Today, less than 3% of the 624 million people who need a hearing aid can afford one,given a starting price of 1500 Euros. Two-thirds live in developing countries yet less than 12% of all hearing aids sold can be found in these countries. One of the shortcomings, which stops the process is a hearing aid battery. A hearing aid battery costs about 1 Euro and lasts 1 week. This makes it too expensive (over 400 Euros over the life of an aid) and too often a person in a developing country living in a rural setting cannot find a battery. Our workers who are deaf, and or HIV-AIDS positive and or in a wheelchair and with only a grade 9 education, INVENTED, but did not patent the first rechargeable hearing aid battery which costs 1 Euro but lasts 2 to 3 years. To charge this battery they invented a solar powered recharger. This charger can charge over-night our rechargeable hearing aid battery which fits into 90% of ALL BTE hearing aids of our competitors, plus our, FDA, CE approved hearing aids start at a cost of less than 100 Euros. We are able to sell our rechargeable hearing aids, solar charger and rechargeable hearing aid batteries at a price less than people would pay for batteries alone, plus can save over 200,000,000 hearing aid batteries from being thrown out every year. We also transfer our technology to other like minded organizations, creating more jobs for people who are deaf,plus low cost aids for people in other continents in a sustainable professional business platform.
How it benefits society
The philosopher, Wittgenstein said; "My language is the limit to my world." Our goal is to help children before the age of 3 the ability to hear so that they can learn to speak and go to a public school as there are few schools for the deaf in developing countries. We believe that only through education can you break the cycle of poverty. The economic, health, social and educational costs of exclusion in society for people with a disability is much higher than the price of inclusion. People who are deaf, who speak in sign language, their hand-eye co-ordination is better than 95% of people who are oral. We need their special ability to micro-solder the electronic components in our solar charger and hearing aids. We want to show society the ability of people with a disability,so that they will be hired by other companies. Finally 1/3rd of our profits go towards our social mission. We have lowered HIV- AIDS rate in deaf community in Botswana from 38% to 10%, changed public policy in China toward people who are deaf and will have a peace-building mission in Mid East when Muslim, Christian and Jewish people who are deaf will work together manufacturing the Solar Ear products. As we expanded from Botswana, to Brazil to China, each group of workers who are deaf have improved our solar charger. It went from sun only charge, to include household light to include a cell phone connection. Each new operation will be challenged to improve our solar charger or invent a new rechargeable product.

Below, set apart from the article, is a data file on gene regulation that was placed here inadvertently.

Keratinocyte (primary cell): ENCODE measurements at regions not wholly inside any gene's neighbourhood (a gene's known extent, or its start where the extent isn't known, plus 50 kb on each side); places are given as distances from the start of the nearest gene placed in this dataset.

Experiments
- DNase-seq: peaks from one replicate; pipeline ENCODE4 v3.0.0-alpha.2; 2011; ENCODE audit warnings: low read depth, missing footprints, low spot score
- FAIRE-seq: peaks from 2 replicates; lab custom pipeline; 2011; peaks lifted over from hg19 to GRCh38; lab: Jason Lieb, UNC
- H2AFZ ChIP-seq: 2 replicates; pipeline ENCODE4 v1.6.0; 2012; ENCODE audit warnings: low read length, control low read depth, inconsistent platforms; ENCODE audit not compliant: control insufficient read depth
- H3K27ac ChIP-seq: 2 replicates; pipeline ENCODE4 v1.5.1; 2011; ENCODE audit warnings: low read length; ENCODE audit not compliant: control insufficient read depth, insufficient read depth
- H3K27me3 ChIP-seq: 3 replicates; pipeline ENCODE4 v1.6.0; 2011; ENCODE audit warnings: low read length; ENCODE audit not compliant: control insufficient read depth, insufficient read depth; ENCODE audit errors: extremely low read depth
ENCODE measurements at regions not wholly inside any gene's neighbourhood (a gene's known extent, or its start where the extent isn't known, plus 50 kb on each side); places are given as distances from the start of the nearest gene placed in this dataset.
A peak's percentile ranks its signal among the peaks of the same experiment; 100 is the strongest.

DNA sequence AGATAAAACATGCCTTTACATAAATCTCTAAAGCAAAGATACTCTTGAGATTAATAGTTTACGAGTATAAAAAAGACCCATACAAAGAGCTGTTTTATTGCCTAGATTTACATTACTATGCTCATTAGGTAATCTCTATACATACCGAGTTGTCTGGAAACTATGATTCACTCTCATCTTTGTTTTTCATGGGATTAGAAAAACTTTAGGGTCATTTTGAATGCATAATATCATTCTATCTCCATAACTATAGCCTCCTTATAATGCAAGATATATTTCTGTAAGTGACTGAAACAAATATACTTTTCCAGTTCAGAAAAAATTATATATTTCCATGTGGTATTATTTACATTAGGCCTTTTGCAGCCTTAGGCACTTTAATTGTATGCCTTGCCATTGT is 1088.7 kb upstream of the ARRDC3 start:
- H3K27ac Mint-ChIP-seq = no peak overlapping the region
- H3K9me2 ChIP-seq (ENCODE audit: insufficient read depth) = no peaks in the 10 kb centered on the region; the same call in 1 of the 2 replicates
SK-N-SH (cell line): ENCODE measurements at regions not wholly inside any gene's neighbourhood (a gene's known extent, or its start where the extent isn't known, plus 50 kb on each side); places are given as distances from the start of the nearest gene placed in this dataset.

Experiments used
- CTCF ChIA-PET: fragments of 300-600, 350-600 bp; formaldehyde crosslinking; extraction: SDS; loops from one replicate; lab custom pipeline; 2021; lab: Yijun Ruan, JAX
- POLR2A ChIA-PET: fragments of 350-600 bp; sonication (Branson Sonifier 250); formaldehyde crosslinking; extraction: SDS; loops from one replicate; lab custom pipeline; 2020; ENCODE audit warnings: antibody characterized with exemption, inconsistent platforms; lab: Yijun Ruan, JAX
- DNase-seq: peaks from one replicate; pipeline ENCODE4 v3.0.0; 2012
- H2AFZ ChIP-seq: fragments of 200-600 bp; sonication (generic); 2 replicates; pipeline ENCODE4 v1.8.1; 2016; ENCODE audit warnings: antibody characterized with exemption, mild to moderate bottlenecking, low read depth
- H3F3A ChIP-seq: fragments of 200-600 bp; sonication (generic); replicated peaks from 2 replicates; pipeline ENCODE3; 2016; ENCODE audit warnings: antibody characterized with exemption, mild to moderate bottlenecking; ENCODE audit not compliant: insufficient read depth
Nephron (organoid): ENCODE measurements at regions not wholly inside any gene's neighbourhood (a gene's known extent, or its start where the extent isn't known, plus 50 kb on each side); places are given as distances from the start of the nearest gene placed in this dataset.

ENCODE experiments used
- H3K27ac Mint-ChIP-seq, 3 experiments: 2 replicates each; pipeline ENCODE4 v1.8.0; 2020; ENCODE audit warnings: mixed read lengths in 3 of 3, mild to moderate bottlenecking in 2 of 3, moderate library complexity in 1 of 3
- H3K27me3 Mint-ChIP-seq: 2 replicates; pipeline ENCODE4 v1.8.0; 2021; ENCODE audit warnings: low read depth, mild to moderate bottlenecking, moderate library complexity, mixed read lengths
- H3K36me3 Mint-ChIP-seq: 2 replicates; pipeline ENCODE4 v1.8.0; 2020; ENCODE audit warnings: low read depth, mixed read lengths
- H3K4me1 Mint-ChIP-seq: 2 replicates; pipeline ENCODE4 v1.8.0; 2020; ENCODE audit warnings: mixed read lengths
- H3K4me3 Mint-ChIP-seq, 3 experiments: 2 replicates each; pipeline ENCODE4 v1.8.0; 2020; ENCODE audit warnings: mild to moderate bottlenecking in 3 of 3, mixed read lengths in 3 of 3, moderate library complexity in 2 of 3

What's unique about it
Our products were invented by people who are deaf for people with a hearing loss. We did not patent any products as our goal is to help as many children as possible to learn to hear so that they can go to a public school. Not having any IP costs enables us to develop new products at a lower cost, and eventually lower selling price.We transfer our technology for free to other organizations provided they run a sustainable business and hire people who are deaf. All organizations then purchase together so the cost of components keeps decreasing as we scale globally. Our transfer of technology program is historic. Most technology transfers are North- South,eg European country to African one. Rarely South-North and never South-South. We ran the first South-South (Botswana to Brazil) deaf to deaf technical training course. This 6-month course, costs over 80,000 Euros and it is the deaf employees from one Solar Ear program who go to the next one, test, select and train the workers who are deaf at the next one.They also speak in different sign languages so the teachers and students must invent a common sign language. We now have 3 Solar Ear programs, Botswana, Brazil, China, and will be opening 3 more, Aboriginal people who are deaf in Canada, peace-building program in Mid-East and one in Pakistan in 2017.The goal is 10 more centers covering duty free trade zone ,e.g. Botswana can ship duty free to 11 SADAC countries, Brazil 7 Mercosur countries. We will cover 60 countries by 2023.